Apple has reportedly signed a deal with the world's largest mobile phone service provider, China Mobile, although a conflicting report says that the telco giant is "still negotiating" with Cupertino.
The original report comes from The Wall Street Journal, citing that ever-loquacious "person familiar with the situation."
A China Mobile spokeswoman, however, told Reuters that "We are still negotiating with Apple, but for now we have nothing new to announce."
Our experience with such leaks and denials leads us to believe that the deal is as well as done, but that a few details still need to be worked out before the grand co-announcement will be made. We could be wrong, of course, but we're willing to stick our necks out and say that an agreement to make Apple's handsets available to China Mobile's vast customer base is a done deal.
And a massive customer base it is. China Mobile reports on its website that as of October 31 of this year it had 759.3 million customers, and as of this year's third quarter of it had operating revenues of 159.9bn yuan renminbi ($26.3bn). Compare those numbers with the largest US mobile provider, Verizon Wireless, which counts "101.2 million retail connections," and reported operating revenues of $30.3bn in Q3 2013.
Those revenue figures certainly indicate that Verizon Wireless has a much healthier average revenue per account (ARPA) than does its Chinese counterpart – nearly $156 per month as of last quarter, in fact. Undoubtedly, China Mobile believes it can fatten up its ARPA with Apple's help in capturing a heftier slice of the lucrative smartphone market.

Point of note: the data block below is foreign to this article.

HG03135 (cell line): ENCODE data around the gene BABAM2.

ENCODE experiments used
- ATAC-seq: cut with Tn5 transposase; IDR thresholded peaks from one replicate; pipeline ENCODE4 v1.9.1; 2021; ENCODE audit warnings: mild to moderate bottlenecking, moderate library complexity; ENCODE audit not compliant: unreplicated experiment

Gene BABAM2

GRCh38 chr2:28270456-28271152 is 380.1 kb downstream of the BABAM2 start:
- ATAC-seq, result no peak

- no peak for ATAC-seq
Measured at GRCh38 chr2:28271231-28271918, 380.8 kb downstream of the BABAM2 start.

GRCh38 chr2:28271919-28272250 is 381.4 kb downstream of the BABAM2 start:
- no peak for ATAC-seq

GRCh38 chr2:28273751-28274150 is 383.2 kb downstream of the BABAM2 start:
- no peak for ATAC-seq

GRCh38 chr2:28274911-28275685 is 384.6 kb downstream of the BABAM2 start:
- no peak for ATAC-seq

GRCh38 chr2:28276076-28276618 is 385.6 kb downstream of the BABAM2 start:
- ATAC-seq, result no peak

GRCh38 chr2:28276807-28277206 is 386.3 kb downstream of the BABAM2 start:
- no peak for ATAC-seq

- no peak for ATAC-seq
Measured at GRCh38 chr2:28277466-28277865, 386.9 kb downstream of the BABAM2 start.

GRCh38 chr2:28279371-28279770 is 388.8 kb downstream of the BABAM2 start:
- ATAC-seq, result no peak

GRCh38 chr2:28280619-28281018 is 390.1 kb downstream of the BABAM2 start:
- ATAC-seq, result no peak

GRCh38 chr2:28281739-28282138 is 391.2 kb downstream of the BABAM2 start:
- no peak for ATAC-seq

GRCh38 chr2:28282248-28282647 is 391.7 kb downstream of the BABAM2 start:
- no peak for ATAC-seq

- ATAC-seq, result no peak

The deal would also be a great opportunity for Cook & Co., as it has as yet failed to break off a significant chunk of the Chinese smartphone market, where Samsung is the dominant player and cheapo Android phones proliferate.
It could be argued that China Mobile's low ARPA might indicate that there is a relatively small percentage of their customers who might pop for a pricey bit of Cupertinian kit. That may well be the case, but when your entire subscriber base is so humongous, the possibility of luring even a portion of them into the iPhone fold is a great money-making opportunity.
And Apple's CEO wants those bucks. Speaking with analysts and reporters after announcing Apple's most recent financial results, Cook expressed hope that China could provide a boost in his company's slowing growth. "We had a pretty good quarter in China," he said. "We obviously want to do better."
iPhone sales were up 25 per cent year-on-year, he noted, but that was from a rather small base in the previous year. There's still quite a bit of room for growth in a market that is not as saturated with smartphones as is, say, the EU or the US, and one that has a rapidly growing middle class eager to pocket some show-off shiny-shiny.
When the iPhone 5s and 5c first went on sale this September 20, Apple demonstrated the importance of the Chinese market by making the launch the first time that China was included in the first wave of countries in which the handsets were made available.
If China Mobile is indeed onboard – and the folks speaking with the WSJ said the announcement is expected to be made during a China Mobile conference in Guangzhou on December 18 – that recognition may have helped Apple break into the biggest operator not only in the Middle Kingdom, but in the world. ®